word type: poker slang
- Two cards that share the same suit but have a single gap in the denomination between the two.
An example of a suited gapper hand would be 7 of spades and 9 of spades. They share the same suit, however, have a gap (the 8) between them. These hands often fit the bill of "low investment - big payoff" because they are so well disguised in a hand.
Good Three Betting Hands
Generally, suited gappers are good hands to three bet with, both as all-in moves and with chips behind. The reason behind this is that suited gappers have equity when they get all-in with better hands, and they also flop well (assuming you're deepstacked and your three-bet gets flatted).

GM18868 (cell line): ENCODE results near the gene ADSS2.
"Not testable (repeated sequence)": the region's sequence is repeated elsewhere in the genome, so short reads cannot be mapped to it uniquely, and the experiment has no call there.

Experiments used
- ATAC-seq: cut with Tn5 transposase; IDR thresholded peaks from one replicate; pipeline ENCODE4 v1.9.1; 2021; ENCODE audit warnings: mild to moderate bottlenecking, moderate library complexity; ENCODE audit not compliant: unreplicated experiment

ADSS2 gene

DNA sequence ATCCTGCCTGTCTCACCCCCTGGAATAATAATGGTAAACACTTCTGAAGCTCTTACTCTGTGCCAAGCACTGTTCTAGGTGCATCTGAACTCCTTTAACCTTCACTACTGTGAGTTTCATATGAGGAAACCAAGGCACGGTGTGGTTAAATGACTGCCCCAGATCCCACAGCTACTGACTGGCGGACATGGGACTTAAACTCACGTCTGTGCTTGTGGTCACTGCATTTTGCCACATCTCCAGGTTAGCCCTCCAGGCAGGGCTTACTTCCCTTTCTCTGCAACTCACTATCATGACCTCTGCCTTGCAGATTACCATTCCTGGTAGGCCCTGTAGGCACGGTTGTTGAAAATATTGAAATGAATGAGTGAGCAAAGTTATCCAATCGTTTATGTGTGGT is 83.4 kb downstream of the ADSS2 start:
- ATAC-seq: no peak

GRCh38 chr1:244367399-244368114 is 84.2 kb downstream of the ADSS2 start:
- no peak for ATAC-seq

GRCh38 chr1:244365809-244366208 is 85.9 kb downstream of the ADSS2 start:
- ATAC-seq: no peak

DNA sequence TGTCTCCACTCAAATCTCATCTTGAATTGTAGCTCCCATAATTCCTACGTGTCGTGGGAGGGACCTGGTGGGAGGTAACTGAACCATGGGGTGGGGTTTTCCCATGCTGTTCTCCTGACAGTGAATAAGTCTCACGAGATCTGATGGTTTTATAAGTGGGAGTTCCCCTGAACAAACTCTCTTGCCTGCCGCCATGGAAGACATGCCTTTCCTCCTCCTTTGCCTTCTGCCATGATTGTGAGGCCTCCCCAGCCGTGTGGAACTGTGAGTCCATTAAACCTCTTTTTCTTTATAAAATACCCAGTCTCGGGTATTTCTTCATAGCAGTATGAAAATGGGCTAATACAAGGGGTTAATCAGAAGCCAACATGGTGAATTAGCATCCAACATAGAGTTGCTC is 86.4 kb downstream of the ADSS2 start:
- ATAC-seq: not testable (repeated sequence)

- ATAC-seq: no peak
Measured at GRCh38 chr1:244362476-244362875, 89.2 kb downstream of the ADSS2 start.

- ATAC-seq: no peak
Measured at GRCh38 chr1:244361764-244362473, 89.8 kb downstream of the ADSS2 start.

For example, let's say you get dealt 10s8s on the button with 19 BBs. It gets folded to the cutoff who raises 2.5x the big-blind with 35 BBs behind. You decide to move all-in with your suited gapper because you still have fold equity, as well as equity even if your opponent calls. It folds back to your opponent who calls and flips Ackh. You still have a 40% chance of winning the hand, and this fact coupled with your fold equity and the perceived calling range of your opponent make it a profitable play.